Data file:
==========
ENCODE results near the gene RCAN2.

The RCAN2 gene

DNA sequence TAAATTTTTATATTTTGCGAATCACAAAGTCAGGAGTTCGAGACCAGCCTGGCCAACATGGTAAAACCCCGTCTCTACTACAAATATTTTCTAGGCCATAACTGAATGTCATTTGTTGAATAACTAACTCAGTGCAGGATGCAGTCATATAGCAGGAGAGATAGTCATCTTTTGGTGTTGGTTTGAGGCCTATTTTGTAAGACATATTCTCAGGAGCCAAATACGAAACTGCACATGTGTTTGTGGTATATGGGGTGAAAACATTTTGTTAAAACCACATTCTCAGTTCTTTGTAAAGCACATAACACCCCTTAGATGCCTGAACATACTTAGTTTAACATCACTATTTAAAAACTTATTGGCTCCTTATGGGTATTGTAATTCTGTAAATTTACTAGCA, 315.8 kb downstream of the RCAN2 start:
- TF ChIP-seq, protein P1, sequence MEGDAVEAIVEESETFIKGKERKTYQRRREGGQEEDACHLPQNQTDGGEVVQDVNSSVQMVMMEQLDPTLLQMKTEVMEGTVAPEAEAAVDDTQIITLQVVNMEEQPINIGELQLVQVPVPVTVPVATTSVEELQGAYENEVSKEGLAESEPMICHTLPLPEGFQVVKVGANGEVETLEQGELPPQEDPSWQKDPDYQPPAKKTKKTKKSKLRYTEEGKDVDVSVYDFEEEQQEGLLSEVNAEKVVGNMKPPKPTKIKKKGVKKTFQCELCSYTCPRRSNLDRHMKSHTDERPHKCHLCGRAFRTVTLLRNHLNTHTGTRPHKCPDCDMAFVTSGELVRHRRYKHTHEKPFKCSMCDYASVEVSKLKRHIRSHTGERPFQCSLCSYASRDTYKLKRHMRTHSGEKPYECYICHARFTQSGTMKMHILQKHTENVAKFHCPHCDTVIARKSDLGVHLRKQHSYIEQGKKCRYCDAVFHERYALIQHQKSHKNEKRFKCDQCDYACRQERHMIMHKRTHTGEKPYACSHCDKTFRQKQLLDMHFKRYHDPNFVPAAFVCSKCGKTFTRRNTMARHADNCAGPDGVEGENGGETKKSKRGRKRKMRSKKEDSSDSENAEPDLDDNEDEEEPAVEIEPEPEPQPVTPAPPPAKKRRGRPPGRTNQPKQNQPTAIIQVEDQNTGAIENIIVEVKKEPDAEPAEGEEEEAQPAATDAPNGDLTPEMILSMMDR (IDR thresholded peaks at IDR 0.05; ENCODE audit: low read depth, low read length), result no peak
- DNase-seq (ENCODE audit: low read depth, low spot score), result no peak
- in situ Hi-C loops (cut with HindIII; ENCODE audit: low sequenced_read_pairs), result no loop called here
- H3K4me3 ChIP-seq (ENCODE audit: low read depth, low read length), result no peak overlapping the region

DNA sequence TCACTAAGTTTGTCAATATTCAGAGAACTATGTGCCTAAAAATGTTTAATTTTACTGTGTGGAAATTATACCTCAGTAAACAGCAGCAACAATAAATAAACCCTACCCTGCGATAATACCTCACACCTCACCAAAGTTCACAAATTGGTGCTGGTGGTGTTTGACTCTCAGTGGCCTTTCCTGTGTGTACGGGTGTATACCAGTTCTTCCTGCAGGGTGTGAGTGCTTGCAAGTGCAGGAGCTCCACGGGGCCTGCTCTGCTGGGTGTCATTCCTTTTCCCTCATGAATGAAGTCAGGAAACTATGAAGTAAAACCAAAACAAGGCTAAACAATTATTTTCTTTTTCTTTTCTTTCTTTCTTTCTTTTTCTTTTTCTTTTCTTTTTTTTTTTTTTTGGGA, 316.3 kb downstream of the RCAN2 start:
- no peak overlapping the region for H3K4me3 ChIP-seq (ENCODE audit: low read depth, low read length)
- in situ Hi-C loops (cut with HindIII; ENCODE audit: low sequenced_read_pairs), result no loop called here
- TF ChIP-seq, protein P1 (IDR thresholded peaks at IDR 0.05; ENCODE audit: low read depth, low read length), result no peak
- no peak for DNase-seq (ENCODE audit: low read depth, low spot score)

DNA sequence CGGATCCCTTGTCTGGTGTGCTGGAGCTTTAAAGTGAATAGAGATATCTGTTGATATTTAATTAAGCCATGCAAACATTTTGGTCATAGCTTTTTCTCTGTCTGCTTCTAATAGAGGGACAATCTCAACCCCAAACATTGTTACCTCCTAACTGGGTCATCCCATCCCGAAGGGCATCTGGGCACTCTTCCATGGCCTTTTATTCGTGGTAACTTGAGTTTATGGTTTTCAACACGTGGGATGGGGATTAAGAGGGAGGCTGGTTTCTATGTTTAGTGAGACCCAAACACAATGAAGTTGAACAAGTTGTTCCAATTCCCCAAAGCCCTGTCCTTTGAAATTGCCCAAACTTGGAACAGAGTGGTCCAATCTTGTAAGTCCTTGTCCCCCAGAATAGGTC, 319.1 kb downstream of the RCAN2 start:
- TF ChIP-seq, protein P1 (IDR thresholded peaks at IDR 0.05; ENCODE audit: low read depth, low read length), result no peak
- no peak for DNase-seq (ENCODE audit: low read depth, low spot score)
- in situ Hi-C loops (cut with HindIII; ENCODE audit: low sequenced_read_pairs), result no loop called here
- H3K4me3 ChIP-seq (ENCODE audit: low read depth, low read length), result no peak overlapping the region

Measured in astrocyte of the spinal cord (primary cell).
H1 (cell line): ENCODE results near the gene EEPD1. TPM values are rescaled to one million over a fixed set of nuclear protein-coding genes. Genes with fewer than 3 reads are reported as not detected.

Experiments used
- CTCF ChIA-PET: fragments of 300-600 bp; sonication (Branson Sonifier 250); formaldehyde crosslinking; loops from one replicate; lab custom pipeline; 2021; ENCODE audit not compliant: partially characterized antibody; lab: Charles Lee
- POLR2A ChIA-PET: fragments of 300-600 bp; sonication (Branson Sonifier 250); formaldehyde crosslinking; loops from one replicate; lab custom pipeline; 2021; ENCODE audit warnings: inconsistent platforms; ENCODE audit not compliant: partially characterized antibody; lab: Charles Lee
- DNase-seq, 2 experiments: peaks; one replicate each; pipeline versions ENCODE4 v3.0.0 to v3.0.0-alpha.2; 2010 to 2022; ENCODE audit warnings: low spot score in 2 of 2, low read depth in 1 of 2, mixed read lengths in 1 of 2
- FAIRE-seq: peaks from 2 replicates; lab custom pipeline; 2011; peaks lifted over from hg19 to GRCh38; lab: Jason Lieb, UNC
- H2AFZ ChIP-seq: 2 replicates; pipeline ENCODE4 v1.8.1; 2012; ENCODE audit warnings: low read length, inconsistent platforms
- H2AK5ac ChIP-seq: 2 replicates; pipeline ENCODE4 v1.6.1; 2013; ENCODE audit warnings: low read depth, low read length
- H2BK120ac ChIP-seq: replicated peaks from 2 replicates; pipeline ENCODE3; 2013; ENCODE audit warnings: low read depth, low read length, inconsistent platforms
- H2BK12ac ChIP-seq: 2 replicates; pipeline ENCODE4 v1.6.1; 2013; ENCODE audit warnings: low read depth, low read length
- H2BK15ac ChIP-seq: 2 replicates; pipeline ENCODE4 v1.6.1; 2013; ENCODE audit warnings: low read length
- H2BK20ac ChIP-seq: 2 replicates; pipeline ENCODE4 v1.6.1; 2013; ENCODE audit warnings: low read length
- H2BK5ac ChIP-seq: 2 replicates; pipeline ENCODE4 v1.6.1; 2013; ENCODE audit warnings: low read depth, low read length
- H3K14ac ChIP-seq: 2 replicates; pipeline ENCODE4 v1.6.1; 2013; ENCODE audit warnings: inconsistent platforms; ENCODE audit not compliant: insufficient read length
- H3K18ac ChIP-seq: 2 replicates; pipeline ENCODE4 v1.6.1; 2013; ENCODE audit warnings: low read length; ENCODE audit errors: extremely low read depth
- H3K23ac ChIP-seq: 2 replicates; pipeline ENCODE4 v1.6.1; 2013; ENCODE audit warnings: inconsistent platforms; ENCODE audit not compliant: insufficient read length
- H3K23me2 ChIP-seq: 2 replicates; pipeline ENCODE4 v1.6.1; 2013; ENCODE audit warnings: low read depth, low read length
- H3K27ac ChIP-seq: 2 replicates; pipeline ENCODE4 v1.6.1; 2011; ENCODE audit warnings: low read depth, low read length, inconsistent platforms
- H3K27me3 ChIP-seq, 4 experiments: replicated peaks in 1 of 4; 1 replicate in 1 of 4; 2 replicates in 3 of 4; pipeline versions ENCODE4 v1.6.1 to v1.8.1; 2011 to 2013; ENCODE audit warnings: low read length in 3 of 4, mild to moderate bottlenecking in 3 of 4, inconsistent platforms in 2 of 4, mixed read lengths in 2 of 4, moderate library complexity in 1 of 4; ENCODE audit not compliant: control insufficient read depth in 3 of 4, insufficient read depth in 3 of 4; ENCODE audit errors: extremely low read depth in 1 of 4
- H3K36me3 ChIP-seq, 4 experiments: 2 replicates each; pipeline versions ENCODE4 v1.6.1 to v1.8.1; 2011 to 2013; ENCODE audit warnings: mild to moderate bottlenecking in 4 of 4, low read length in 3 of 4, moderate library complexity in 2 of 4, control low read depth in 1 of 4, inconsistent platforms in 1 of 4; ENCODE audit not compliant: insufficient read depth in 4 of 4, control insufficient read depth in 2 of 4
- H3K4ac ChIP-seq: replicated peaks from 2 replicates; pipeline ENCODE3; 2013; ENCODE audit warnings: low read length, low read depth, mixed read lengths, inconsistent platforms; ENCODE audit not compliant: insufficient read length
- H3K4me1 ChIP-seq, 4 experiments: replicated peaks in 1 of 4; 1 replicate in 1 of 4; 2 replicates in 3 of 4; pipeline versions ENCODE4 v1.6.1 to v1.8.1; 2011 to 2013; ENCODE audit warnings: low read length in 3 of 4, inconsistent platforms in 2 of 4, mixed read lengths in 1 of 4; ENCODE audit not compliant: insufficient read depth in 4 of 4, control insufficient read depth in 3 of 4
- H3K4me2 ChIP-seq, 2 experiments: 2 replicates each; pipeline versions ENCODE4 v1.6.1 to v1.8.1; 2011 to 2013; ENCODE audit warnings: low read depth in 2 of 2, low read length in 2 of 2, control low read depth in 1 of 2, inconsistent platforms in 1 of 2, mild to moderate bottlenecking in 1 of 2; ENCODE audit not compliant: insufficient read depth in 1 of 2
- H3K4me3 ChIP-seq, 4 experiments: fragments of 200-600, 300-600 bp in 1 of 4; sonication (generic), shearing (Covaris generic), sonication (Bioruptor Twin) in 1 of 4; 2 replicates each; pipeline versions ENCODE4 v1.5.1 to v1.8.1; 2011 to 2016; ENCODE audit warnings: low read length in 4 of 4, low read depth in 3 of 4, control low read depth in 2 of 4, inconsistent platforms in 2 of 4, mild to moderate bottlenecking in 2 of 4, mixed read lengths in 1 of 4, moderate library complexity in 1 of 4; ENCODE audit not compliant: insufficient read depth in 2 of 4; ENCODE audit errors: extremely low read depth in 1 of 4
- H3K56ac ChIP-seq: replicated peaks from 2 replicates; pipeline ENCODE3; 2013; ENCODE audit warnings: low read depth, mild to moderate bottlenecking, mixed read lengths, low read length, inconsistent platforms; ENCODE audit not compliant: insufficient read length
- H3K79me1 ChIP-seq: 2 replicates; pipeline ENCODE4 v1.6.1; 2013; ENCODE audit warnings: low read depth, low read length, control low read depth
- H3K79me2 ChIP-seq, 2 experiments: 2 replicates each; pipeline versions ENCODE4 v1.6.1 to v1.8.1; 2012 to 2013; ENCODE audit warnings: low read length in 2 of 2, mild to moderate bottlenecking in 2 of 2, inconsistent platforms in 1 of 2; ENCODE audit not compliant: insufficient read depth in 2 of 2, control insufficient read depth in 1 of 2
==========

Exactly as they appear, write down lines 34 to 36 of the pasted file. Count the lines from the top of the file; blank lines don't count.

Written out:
- H3K23ac ChIP-seq: 2 replicates; pipeline ENCODE4 v1.6.1; 2013; ENCODE audit warnings: inconsistent platforms; ENCODE audit not compliant: insufficient read length
- H3K23me2 ChIP-seq: 2 replicates; pipeline ENCODE4 v1.6.1; 2013; ENCODE audit warnings: low read depth, low read length
- H3K27ac ChIP-seq: 2 replicates; pipeline ENCODE4 v1.6.1; 2011; ENCODE audit warnings: low read depth, low read length, inconsistent platforms